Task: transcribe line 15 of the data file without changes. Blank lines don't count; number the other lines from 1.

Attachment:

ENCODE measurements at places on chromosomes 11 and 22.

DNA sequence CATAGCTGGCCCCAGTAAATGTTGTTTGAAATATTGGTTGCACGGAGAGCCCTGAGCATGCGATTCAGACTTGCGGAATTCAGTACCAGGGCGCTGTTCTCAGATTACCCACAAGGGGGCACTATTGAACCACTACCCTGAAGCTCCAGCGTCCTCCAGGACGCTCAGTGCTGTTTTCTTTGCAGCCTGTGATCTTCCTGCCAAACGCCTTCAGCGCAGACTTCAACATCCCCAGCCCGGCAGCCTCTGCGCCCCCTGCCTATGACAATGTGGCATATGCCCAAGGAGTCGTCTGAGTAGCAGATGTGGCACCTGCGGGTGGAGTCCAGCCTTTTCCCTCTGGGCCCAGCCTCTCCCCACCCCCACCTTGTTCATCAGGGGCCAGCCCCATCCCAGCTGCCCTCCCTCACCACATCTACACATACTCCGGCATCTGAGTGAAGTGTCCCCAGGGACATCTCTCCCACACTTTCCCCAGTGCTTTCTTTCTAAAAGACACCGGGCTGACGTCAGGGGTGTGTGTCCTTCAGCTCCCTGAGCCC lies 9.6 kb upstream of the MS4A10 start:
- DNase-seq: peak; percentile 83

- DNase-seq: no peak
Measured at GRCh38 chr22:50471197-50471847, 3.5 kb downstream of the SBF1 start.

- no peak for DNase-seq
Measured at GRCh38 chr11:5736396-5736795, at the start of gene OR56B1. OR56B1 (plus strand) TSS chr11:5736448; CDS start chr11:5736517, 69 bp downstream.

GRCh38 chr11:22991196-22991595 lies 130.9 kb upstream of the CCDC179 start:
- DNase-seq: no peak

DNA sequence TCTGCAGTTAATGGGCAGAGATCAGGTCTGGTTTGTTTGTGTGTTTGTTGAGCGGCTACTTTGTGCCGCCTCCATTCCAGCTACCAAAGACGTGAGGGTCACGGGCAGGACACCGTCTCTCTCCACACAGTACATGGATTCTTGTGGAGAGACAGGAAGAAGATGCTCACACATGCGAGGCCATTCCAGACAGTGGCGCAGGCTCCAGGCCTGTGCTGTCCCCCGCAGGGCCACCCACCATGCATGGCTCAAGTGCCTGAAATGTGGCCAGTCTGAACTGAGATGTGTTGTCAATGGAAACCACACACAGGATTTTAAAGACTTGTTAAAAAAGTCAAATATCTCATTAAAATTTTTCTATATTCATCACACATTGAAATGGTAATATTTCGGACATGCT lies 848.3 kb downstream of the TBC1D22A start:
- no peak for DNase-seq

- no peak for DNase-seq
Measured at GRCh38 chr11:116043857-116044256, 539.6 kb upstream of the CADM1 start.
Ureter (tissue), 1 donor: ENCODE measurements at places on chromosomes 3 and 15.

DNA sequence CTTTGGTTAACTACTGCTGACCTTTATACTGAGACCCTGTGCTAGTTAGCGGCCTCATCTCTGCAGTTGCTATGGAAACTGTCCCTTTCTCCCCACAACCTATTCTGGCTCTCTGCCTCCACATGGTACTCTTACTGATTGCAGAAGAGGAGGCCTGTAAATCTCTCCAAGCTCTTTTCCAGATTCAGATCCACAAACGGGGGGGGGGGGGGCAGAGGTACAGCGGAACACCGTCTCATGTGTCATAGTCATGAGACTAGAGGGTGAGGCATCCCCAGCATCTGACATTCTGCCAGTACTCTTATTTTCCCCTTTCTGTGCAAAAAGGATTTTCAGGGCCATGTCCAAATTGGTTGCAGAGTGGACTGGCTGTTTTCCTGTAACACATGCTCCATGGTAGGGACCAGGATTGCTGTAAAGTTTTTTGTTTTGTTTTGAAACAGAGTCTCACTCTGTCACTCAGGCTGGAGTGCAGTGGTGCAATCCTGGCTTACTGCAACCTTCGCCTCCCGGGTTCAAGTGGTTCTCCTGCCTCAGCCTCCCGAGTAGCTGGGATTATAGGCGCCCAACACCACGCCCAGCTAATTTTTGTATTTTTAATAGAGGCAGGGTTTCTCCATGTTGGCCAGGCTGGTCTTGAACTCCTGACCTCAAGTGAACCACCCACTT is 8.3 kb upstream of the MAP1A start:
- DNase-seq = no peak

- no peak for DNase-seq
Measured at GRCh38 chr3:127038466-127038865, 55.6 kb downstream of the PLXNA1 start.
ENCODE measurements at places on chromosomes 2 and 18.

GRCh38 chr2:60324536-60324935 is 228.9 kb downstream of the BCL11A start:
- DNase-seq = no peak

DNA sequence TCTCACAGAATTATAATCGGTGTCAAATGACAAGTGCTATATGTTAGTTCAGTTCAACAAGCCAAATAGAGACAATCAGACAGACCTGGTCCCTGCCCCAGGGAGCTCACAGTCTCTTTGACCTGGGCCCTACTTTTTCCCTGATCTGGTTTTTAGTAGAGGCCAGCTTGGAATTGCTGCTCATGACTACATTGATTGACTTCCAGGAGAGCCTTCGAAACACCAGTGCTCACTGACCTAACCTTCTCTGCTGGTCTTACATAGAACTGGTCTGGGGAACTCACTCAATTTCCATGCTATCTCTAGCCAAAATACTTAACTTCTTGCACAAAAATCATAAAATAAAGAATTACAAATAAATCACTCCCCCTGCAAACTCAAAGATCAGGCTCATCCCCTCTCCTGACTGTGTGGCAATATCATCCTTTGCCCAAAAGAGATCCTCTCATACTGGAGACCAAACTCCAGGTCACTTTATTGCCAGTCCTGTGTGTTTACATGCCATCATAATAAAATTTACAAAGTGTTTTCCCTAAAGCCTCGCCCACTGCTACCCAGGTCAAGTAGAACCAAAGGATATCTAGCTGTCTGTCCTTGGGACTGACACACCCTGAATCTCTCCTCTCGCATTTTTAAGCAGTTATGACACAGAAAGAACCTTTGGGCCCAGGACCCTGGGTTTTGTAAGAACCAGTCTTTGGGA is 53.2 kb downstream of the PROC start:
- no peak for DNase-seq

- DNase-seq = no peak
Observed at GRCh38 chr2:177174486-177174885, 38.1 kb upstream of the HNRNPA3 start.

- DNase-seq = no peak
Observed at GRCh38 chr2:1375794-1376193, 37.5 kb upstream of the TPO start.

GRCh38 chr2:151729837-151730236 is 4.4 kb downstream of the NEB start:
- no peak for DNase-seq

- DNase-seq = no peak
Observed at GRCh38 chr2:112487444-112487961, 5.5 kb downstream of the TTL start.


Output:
DNA sequence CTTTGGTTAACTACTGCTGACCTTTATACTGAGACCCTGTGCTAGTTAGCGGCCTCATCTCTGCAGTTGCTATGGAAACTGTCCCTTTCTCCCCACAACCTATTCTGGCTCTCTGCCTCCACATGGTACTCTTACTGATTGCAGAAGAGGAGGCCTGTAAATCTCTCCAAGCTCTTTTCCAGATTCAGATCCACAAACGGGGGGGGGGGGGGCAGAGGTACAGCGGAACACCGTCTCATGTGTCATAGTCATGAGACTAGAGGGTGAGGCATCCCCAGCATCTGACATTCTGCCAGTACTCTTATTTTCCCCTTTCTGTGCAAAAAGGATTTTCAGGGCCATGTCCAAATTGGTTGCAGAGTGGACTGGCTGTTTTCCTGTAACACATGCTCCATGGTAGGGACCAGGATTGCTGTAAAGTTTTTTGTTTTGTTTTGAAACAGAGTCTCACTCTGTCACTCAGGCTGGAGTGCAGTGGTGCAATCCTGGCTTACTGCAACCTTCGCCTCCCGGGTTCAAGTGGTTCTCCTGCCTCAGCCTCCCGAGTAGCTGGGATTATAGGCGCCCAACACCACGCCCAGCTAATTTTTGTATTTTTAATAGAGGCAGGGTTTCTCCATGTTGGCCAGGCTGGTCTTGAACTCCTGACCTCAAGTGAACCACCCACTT is 8.3 kb upstream of the MAP1A start: